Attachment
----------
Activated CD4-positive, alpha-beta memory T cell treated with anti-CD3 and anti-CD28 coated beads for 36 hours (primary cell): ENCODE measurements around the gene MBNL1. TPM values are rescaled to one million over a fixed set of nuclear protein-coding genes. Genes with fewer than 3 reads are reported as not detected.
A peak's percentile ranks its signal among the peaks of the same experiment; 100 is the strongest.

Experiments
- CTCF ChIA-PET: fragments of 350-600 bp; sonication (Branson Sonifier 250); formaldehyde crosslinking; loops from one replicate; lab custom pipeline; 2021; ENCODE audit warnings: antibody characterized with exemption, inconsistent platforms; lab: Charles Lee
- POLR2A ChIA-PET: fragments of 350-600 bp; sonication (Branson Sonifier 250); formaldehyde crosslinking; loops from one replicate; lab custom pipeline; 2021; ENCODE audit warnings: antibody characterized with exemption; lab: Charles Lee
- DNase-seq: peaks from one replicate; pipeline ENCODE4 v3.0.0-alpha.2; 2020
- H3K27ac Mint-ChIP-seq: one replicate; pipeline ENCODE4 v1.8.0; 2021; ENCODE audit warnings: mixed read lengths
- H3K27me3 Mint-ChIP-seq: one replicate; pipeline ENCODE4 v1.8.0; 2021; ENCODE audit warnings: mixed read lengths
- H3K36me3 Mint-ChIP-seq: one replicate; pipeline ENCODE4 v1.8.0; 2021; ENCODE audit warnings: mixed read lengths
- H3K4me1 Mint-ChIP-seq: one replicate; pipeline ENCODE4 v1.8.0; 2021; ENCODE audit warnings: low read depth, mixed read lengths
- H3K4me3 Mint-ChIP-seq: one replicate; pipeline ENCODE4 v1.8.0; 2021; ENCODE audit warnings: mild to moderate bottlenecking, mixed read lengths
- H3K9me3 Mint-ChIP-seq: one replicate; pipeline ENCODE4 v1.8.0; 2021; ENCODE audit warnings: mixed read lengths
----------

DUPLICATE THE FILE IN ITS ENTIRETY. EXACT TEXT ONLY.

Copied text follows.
Activated CD4-positive, alpha-beta memory T cell treated with anti-CD3 and anti-CD28 coated beads for 36 hours (primary cell): ENCODE measurements around the gene MBNL1. TPM values are rescaled to one million over a fixed set of nuclear protein-coding genes. Genes with fewer than 3 reads are reported as not detected.
A peak's percentile ranks its signal among the peaks of the same experiment; 100 is the strongest.

Experiments
- CTCF ChIA-PET: fragments of 350-600 bp; sonication (Branson Sonifier 250); formaldehyde crosslinking; loops from one replicate; lab custom pipeline; 2021; ENCODE audit warnings: antibody characterized with exemption, inconsistent platforms; lab: Charles Lee
- POLR2A ChIA-PET: fragments of 350-600 bp; sonication (Branson Sonifier 250); formaldehyde crosslinking; loops from one replicate; lab custom pipeline; 2021; ENCODE audit warnings: antibody characterized with exemption; lab: Charles Lee
- DNase-seq: peaks from one replicate; pipeline ENCODE4 v3.0.0-alpha.2; 2020
- H3K27ac Mint-ChIP-seq: one replicate; pipeline ENCODE4 v1.8.0; 2021; ENCODE audit warnings: mixed read lengths
- H3K27me3 Mint-ChIP-seq: one replicate; pipeline ENCODE4 v1.8.0; 2021; ENCODE audit warnings: mixed read lengths
- H3K36me3 Mint-ChIP-seq: one replicate; pipeline ENCODE4 v1.8.0; 2021; ENCODE audit warnings: mixed read lengths
- H3K4me1 Mint-ChIP-seq: one replicate; pipeline ENCODE4 v1.8.0; 2021; ENCODE audit warnings: low read depth, mixed read lengths
- H3K4me3 Mint-ChIP-seq: one replicate; pipeline ENCODE4 v1.8.0; 2021; ENCODE audit warnings: mild to moderate bottlenecking, mixed read lengths
- H3K9me3 Mint-ChIP-seq: one replicate; pipeline ENCODE4 v1.8.0; 2021; ENCODE audit warnings: mixed read lengths